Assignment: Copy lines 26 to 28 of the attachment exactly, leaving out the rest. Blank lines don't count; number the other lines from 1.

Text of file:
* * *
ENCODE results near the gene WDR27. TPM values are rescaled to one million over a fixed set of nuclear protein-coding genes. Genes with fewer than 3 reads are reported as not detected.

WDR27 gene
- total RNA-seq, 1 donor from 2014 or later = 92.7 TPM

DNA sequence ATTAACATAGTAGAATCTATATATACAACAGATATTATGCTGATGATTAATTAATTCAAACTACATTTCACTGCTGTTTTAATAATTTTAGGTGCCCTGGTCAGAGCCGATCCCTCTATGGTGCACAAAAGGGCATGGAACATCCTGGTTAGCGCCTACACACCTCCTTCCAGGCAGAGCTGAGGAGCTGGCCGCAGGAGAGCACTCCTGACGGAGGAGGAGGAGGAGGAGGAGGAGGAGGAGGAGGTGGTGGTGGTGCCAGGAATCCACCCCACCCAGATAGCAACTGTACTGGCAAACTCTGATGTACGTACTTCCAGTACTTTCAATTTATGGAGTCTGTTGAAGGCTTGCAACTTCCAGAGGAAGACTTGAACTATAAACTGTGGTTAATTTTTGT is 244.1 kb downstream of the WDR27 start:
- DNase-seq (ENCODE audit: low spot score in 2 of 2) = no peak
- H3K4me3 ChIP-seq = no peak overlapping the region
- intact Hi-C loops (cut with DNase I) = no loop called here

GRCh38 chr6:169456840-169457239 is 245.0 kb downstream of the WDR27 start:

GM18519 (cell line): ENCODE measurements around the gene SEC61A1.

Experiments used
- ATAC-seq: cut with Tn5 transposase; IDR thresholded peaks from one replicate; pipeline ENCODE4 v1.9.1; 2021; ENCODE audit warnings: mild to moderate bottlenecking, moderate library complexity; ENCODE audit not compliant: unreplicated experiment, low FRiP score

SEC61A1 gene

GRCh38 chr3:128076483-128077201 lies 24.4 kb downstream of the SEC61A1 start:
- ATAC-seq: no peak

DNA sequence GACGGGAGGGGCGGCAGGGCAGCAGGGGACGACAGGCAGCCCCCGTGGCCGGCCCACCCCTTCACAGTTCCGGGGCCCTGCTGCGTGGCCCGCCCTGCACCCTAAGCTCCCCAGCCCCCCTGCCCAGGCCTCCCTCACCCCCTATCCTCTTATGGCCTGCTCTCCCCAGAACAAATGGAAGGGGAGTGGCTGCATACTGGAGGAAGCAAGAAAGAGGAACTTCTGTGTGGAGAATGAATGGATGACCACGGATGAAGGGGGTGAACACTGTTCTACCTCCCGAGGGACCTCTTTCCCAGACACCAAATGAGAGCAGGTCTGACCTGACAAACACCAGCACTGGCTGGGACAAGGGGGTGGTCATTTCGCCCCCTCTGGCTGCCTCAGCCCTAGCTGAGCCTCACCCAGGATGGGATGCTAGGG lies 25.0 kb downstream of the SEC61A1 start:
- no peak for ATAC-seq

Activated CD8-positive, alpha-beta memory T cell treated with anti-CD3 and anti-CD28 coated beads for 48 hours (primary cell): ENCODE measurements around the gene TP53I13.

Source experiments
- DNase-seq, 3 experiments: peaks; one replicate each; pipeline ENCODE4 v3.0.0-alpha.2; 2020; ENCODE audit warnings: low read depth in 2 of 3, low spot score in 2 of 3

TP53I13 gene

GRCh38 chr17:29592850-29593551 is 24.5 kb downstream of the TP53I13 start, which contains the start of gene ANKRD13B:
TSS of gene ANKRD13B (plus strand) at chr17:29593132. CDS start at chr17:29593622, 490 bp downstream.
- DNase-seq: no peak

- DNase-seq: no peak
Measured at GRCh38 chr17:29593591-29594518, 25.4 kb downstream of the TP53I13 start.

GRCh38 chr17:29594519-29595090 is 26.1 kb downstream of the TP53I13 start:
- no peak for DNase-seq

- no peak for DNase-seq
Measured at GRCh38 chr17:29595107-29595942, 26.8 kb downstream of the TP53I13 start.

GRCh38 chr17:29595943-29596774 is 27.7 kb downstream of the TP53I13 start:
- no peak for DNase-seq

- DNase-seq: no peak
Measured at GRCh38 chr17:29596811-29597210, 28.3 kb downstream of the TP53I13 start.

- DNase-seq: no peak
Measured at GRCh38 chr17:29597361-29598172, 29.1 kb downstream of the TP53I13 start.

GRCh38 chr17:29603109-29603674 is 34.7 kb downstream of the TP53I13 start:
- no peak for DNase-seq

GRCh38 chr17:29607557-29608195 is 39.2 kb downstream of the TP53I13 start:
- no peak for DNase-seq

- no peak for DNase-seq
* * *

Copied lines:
GRCh38 chr17:29594519-29595090 is 26.1 kb downstream of the TP53I13 start:
- no peak for DNase-seq

- no peak for DNase-seq